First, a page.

PERTH LIGHT RAIL MASTERCLASS 23â€“25 SEPTEMBER, 2011
Evan Jones for the
Australian Council for New Urbanism Planning Institute Australia (W.A.)
Contents Executive Summary
Introduction 6 The Case for LRT
LRT in Perth
Masterclass Transit Oriented Development Principles 1. Transit-Led Land Use 2. Multi-Purpose Arterial Streets and Boulevards 3. Route Choice 4. LRT Spacing and Stops 5. Station Design 6. Land Values for Redevelopment 7. Community Support
Perth LRT North Northern Corridor Context Route Choices Northern LRT Route Characteristics Edith Cowan University North Perth Dianella Plaza Mirrabooka Centre Road Design Standards and Tram Route Amenity
Perth LRT South East Existing Conditions Albany Highway â€“ Curtin University Route LRT Route Options Duncan Street Redevelopment Proposed Gresham Street Station Residential Redevelopment opportunities Albany Highway Corridor Curtin University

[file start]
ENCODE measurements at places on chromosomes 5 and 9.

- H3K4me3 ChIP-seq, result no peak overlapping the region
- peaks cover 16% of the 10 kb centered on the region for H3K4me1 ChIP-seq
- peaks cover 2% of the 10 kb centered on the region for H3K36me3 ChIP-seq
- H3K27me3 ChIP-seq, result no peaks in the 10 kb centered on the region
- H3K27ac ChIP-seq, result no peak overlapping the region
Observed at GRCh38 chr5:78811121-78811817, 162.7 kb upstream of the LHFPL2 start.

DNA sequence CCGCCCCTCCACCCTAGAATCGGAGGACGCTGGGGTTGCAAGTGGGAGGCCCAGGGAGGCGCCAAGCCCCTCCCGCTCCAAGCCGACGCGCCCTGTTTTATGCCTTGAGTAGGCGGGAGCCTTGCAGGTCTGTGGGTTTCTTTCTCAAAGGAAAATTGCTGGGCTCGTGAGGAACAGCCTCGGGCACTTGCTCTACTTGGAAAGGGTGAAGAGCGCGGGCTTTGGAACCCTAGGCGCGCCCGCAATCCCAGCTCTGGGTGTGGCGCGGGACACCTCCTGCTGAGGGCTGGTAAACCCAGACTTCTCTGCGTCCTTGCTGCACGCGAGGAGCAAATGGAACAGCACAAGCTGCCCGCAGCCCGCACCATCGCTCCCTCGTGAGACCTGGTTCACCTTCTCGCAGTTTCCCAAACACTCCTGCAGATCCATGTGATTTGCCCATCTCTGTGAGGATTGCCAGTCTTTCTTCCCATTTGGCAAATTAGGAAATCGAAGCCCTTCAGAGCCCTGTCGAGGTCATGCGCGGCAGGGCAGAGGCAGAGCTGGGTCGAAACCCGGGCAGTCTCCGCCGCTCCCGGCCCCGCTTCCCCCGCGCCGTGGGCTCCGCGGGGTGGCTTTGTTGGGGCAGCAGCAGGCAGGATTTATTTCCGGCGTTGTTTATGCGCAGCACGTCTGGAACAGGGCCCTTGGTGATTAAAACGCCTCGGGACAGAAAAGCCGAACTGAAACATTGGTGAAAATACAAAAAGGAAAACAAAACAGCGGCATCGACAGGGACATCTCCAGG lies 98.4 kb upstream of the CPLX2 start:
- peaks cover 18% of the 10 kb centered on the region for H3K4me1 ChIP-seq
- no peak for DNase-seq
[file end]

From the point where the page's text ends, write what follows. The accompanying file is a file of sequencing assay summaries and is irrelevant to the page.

Perth LRT South West
10 10 11 11 12 13 13 14
16 16 18 19 20 20 23 25 26
29 29 30 32 36 37 39 40
Introduction 44 QEII Hospital 50 UWA Urban Village/West End 52 Actions, Strategies, Priorities 55
Architecture of Place
An Approach to Built Form Urban Typologies Urban Coding
56 56 57
The Perth Light Rail
Peter Newman and Jan Scheurer
Key origins and destinations and
of Curtin University Sustainability
together key built environment
Policy (CUSP) Institute see Perth as
for the Northern LRT route are
professionals in September
needing to create another cross-city
Edith Cowan University, and the
2011 under the guidance of
rail network which can be a new
Mirrabooka and Dianella Plaza
internationally acclaimed urban
light-rail technology, integrated
centres. The Masterclass considered
designers Stef Polyzoides and
with land development and
that the proposed LRT system as
Wendy Morris. The Masterclass
involving a private operator that
currently proposed would result
investigated transit oriented
can establish a new kind of public